India’s dismal performance on Global Gender Gap Index

Context:

India has been ranked a low 108 out 144 countries on the gender equality scale, slipping from 87 last year, according to the Global Gender Gap Index (2017) released by the World Economic Forum (WEF) recently.

Introduction:

  • India’s rank slipped 21 places, behind neighbours China and Bangladesh, primarily due to less participation of women in the economy and low wages.
  • The top ranks continue to be held by the Nordic countries of Iceland, Norway and Finland, Bangladesh, at 47th position, holds the highest rank in South Asia.

Key highlights of the report:

  • Economic front: On an average, a woman in India is estimated to earn less than a quarter of the annual income earned by a man.
  • Women account for over a third of the labour force participation, but their share of daily unpaid work (household chores, childcare etc) is 65 per cent while it is only 11 per cent for men.
  • Across sectors, only 13 per cent of senior officials, managers and legislators are women.
  • Educational Attainment” and “Political Empowerment”: The Index also takes into account “Educational Attainment” and “Political Empowerment”. The report attributed much of India’s decline in position on the overall Global Gender Gap Index to a widening of its gender gaps in political empowerment as well as healthy life expectancy and basic literacy.
  • According to the WEF Global Gender Gap Report 2017, India has closed 67% of its gender gap, less than many of its international peers, and some of its neighbours like Bangladesh ranked 47th while China was placed at 100th.
  • The case is worse in terms of workplace gender divide, which the report estimates will take 217 years to close.
  • The report notes that India has succeeded in fully closing its primary and secondary education enrolment gender gaps and is very near to closing its tertiary education gender gap, but the overall literacy rate still shows disparity between the men (80 per cent) and women (59 per cent).

Top performers:

  • At the top of the Global Gender Gap Index is The country has closed nearly 88% of its gap. It has been the world’s most gender-equal country for nine years.
  • Others in the top 10 include Norway (2nd), Finland (3rd), Rwanda (4) and Sweden (5), Nicaragua (6) and Slovenia (7), Ireland (8), New Zealand (9) and the Philippines (10).

Comparison with previous year:

  • The findings in this year’s report, showed that an overall 68% of the global gender gap has been closed. This is a slight deterioration from 2016 when the gap closed was 68.3%.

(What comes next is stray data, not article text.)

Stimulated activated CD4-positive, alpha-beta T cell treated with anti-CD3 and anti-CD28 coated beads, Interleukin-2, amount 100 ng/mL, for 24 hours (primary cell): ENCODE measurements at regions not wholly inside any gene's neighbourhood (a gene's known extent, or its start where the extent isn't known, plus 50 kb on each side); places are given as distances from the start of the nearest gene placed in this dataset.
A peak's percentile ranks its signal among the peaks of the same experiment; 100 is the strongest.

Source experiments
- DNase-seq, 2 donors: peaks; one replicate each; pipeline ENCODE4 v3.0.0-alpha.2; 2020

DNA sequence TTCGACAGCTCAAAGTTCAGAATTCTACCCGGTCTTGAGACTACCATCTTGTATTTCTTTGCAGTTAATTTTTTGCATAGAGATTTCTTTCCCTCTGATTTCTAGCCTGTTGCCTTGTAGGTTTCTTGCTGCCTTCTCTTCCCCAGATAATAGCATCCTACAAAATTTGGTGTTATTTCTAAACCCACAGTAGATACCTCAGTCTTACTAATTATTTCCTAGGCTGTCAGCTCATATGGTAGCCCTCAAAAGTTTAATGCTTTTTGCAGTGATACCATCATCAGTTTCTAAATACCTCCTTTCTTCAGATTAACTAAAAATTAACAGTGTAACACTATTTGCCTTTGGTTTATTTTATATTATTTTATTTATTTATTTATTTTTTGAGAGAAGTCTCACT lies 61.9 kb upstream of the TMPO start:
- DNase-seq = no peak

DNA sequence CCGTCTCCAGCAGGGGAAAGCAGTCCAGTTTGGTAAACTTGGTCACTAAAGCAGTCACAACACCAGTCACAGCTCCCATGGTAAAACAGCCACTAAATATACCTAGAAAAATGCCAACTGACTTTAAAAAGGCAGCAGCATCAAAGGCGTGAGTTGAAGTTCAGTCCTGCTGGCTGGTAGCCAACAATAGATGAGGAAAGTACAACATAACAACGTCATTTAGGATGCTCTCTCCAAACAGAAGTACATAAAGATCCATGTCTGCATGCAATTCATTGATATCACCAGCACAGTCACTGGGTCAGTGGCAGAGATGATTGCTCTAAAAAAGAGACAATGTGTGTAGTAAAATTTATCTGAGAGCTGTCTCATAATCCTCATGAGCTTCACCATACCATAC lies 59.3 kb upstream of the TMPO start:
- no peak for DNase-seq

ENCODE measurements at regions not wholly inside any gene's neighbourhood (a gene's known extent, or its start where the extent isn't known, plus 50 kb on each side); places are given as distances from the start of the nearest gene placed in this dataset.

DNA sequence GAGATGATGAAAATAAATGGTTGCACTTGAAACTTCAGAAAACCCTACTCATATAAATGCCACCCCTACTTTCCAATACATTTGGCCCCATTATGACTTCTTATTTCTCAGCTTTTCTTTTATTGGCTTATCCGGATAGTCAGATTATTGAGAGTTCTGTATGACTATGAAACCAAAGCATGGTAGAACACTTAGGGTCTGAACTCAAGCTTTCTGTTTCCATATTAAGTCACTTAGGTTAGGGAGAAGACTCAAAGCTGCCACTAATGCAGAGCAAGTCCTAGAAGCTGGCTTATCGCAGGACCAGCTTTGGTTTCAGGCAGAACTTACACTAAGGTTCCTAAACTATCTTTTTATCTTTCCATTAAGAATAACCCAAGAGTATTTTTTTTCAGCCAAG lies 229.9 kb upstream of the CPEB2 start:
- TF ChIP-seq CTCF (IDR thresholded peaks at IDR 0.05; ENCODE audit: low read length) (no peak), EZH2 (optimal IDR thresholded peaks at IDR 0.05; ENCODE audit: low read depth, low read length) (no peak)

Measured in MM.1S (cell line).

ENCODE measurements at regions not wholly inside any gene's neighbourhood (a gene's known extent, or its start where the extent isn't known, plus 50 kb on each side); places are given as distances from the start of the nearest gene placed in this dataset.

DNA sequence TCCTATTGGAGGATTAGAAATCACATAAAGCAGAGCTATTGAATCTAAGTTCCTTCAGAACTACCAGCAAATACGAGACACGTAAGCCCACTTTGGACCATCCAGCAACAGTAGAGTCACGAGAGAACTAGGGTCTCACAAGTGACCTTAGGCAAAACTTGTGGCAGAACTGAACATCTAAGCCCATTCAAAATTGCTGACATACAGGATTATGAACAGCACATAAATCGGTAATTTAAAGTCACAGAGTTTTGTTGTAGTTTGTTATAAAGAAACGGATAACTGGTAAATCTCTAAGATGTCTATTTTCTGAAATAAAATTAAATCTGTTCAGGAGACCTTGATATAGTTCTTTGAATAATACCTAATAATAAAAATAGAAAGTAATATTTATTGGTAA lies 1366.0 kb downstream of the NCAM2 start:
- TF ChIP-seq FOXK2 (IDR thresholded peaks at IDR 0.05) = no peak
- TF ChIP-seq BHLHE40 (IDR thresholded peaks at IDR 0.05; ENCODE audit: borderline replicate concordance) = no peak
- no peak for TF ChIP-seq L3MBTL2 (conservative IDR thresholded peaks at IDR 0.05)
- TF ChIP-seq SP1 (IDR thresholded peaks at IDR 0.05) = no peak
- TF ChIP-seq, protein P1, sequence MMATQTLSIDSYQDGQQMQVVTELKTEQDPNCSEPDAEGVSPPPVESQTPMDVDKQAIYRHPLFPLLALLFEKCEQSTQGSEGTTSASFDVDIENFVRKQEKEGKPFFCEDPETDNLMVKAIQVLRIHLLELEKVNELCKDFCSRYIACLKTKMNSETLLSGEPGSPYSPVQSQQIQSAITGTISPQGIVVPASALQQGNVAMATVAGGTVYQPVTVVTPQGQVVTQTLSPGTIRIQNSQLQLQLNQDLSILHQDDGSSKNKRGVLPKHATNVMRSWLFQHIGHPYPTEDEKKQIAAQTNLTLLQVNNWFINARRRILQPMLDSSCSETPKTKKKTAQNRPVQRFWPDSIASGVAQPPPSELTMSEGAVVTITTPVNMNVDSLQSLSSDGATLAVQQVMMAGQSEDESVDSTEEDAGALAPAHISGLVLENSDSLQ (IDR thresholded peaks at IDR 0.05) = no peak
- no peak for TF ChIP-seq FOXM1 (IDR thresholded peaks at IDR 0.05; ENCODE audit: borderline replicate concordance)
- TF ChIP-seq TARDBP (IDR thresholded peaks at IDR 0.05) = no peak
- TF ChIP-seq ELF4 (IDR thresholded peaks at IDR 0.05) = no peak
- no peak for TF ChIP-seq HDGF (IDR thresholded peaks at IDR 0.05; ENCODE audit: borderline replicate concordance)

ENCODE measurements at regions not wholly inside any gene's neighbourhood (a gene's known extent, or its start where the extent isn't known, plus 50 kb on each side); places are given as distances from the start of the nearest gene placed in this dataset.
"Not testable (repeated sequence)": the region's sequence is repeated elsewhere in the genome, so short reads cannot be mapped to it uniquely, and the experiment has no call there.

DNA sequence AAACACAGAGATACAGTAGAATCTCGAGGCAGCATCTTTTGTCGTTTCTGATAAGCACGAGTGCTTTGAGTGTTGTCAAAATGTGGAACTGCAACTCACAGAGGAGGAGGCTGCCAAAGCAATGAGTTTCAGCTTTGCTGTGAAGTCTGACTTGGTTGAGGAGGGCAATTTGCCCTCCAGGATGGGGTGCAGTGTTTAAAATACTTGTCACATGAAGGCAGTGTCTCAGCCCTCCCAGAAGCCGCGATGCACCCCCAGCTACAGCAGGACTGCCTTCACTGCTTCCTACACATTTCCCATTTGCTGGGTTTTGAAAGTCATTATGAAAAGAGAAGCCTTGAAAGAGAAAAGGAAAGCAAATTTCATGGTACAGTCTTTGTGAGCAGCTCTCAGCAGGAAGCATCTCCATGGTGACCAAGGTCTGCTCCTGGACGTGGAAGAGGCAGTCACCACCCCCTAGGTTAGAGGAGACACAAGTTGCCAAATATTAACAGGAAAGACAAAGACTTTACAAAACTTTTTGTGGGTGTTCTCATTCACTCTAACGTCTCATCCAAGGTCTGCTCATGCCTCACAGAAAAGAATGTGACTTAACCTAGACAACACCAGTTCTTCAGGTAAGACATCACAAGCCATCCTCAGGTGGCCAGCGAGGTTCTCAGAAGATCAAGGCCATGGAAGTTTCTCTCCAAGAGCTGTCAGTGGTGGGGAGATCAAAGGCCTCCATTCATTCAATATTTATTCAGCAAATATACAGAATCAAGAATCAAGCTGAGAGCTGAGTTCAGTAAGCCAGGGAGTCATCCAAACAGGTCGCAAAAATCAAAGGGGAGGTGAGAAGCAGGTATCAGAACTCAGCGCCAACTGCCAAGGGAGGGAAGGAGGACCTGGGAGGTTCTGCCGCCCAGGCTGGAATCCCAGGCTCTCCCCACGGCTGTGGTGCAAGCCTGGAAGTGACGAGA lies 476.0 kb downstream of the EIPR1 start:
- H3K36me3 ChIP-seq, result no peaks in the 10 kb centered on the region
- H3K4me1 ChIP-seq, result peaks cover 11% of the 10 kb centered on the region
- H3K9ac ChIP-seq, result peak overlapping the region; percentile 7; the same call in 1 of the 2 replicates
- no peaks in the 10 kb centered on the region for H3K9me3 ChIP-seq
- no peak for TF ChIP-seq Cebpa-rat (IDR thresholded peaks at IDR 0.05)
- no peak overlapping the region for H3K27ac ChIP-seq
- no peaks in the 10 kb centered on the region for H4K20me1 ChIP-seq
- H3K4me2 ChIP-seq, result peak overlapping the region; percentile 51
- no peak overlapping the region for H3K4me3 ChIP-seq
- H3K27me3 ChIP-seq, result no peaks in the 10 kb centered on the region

• Globally also, this year’s story is a bleak one. For the first time since the WEF began measuring the gap across four pillars — health, education, the workplace and political representation — the global gap has actually widened.

Global Gender Gap Index:

  • The Global Gender Gap Index was first introduced by the World Economic Forum in 2006 as a framework for capturing the magnitude of gender-based disparities and tracking their progress over time.
  • The Index benchmarks national gender gaps on economic, education, health and political criteria, and provides country rankings that allow for effective comparison across regions and income groups.
  • The rankings are designed to create global awareness of the challenges posed by gender gaps and the opportunities created by reducing them.
  • The methodology and qualitative analysis behind the rankings are intended to serve as a basis for designing effective measures for reducing gender gaps.

Reasons for India’s abysmal ranking:

India’s abysmal ranking is mainly due to two indicators:

  • Health and Survival- At 141, India continues to be in the bottom four. Like China, the worst performer on health indicator, the report blames India’s poor sex ratio at birth which still points to a strong preference for sons.
  • Economic Participation and Opportunities for Women: On this count, India’s rank is 139 down from 136 last year. On this, India ranks above only Iran, Yemen, Saudi Arabia, Pakistan and Syria-countries that are among those with the worst overall gender gap ranking.
  • According to the report in India on average , 66% of women’s work is unpaid compared to 12 % of men’s.
  • On a positive note, India succeeded in fully closing its primary and secondary education enrolment gender gaps for the second year running and for the first time has nearly closed its tertiary education gender gap. However, it continues to rank fourth-lowest in the world on health and survival, remaining the world’s least-improved country on this sub-index over the past decade, the WEF stated.

Need for more women participation:

Women participation in workforce is need to be improved due to the following reasons:

  • Higher women presence would ensure that the growth process is inclusive in nature, unlike the post-independence growth impact.
  • IMF has predicted that women’s participation in economy could boost India’s GDP.
  • Women used to be more resilient by nature. Such approach is highly needed for the success of start-ups in India.
  • if women largely stay out of the labour force, this effect will be much weaker and India could run up labour shortages in key sectors of the economy.
  • The better financial management of Women, as shown by the skill in managing domestic affairs, will lead to better utilization of limited fiscal space available in India.